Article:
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Crime Response Specialists to Enhance Staffing at APD

Retired officers in the program will provide quicker, more experienced assistance with property crime calls

October 19, 2016

Albuquerque, NM – City Councilors Pat Davis and Brad Winter today announced that they will be jointly sponsoring R-16-113, a resolution to provide the framework for the Community Response Specialists (CRS) pilot program that the mayor announced as part of his 14-point plan to combat crime.  The bill will be heard at the Council’s Finance and Government Operations Committee meeting in November and should be before the full Council for final approval in early December.

The legislation will authorize a three-year pilot program that would allow the Administration to contract with as many as 25 former police officers who will respond to property crime in the Northeast, Southeast, and Southwest Command Areas for the first year. Property crime calls typically do not require an immediate police response. These calls are usually delayed reports of home burglaries, auto theft, and other property crimes requiring a police report and investigation.

“I have heard many concerns from people about the upswing in property crimes and decrease in number of officers on the force. I believe the Community Response Specialist pilot program will support APD effectively to address those concerns,” said co-sponsor Councilor Brad Winter. “With the additional assistance in responding to, investigating and following up on property crimes such as home burglaries and auto thefts, citizens will be able to receive faster, but still reliable service when they are in a time of need. Community Response Specialists, being retired law enforcement officers, will have the experience to deliver excellent service to the citizens of Albuquerque.”
Bill co-sponsor, Councilor Pat Davis remarked “In order to reduce response times and criminal activity, we need to increase the number of officers on our force. This program serves as a bridge that will have an immediate effect while we recruit and train new officers for the long term solution.”
The bill outlines a program whose main function is to timely respond to property crime calls requiring an investigation and detailed follow-up. A CRS will be a retired law enforcement individual with many years of experience providing them with the skills and institutional knowledge to conduct a thorough investigation of property crime incidents. A CRS will:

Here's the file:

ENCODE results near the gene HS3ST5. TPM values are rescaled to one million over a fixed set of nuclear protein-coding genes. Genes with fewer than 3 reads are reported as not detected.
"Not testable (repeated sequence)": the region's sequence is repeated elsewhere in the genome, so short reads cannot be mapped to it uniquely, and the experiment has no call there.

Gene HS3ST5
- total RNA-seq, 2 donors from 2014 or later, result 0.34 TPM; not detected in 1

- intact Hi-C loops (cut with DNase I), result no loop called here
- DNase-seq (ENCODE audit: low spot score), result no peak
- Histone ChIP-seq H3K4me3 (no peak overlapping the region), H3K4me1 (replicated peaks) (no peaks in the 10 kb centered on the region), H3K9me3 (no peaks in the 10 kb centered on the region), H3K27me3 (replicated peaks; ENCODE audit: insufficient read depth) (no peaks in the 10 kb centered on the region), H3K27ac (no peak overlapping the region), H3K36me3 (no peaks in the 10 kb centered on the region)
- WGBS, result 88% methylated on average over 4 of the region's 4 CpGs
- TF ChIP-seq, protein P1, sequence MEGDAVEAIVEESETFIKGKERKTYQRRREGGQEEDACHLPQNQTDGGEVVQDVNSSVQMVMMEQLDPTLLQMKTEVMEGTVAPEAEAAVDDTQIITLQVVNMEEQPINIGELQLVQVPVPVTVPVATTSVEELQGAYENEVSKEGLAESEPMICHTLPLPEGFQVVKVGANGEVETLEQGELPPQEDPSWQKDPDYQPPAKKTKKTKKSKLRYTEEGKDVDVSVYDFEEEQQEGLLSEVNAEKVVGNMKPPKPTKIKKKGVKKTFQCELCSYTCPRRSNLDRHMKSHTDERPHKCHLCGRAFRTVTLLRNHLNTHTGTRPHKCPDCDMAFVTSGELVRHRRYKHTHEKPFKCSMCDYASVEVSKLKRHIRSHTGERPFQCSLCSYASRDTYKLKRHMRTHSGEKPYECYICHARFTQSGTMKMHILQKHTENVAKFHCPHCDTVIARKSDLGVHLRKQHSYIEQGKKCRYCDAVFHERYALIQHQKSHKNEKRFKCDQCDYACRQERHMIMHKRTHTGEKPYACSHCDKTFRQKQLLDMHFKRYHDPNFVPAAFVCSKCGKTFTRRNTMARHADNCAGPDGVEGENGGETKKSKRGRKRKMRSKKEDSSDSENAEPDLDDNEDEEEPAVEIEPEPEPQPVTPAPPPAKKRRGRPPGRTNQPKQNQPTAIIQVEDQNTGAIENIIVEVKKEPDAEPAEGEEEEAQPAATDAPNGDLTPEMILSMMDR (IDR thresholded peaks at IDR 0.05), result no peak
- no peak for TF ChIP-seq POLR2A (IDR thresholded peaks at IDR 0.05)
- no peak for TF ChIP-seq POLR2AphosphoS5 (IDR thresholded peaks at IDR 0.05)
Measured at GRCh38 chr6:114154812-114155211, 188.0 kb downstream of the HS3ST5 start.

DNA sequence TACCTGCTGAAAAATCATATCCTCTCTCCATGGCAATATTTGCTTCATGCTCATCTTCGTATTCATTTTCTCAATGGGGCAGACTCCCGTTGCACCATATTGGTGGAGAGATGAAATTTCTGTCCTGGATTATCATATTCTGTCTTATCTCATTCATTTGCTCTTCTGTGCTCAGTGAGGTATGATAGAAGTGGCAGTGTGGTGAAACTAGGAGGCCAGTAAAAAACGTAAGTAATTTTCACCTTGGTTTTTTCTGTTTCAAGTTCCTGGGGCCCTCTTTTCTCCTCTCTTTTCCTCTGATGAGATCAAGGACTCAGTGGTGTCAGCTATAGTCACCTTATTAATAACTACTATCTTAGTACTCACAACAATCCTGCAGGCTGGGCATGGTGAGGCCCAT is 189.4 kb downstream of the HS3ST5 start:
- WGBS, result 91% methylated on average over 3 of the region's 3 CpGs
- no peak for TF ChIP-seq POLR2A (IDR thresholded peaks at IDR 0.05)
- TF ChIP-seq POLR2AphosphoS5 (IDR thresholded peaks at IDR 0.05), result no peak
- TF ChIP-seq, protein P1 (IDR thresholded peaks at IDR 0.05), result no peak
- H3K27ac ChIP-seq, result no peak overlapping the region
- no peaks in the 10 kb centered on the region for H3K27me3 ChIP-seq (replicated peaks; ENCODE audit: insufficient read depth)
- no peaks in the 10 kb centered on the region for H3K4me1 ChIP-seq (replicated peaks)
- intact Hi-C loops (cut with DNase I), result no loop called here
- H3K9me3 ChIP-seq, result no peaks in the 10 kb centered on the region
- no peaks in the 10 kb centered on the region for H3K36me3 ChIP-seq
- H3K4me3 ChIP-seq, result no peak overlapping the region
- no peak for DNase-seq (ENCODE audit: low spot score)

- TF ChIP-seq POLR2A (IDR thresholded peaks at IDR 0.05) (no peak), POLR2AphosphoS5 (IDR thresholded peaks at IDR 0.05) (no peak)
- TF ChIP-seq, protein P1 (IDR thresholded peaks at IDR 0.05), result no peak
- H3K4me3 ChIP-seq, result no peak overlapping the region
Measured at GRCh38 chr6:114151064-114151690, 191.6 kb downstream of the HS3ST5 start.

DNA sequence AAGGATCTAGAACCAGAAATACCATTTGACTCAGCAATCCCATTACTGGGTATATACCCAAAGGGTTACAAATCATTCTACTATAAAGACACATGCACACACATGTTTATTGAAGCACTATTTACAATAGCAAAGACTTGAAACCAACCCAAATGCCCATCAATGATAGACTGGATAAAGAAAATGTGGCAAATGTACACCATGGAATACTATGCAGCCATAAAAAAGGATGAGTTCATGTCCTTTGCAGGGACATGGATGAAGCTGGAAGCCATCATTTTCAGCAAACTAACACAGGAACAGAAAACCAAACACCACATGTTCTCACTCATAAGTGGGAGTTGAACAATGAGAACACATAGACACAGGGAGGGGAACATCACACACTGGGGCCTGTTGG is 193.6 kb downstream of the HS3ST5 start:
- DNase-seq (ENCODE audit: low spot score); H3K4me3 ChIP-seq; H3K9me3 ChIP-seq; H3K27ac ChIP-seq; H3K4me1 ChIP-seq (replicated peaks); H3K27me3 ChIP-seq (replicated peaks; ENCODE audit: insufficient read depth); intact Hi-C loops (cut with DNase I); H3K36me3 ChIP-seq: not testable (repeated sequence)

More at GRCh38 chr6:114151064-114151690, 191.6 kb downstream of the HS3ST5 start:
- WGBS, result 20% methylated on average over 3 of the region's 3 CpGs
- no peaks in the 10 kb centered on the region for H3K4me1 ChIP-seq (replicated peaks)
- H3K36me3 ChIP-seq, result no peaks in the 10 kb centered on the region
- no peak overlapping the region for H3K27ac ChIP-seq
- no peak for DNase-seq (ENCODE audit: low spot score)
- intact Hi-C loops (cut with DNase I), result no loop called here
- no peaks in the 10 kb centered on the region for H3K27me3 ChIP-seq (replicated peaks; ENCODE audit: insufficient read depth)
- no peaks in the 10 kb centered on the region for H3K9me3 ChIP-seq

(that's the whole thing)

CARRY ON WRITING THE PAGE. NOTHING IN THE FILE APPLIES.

•    Photograph, canvas neighborhoods, collect evidence and follow-up with victims personally
•    Be unarmed, and will not have arrest authority
•    Have been Police Academy trained
•    Be able to access pertinent law enforcement databases and coordinate investigations with APD detectives to solve and arrest offenders

“Because these retirees will only respond to property crime calls, they will be able to devote a faster, and more thorough response to citizens,” said Mayor Berry. “This could result in about 100,000 additional proactive actions by sworn officers in our community such as traffic stops, patrolling, community policing activities and more. I am grateful to Councilors Winter and Davis for sponsoring this important legislation, and to CAO Rob Perry for working hard to bring this program to fruition.  We’re working in a cooperative and bipartisan fashion to make Albuquerque safer by bringing proven experienced officers back on the streets of the city.”

The pilot CRS program will cost an estimated $1.3 million for a full year, after which time the City will reevaluate the effectiveness of the program.  The resolution makes the program subject to specific appropriation in each of the program’s three years.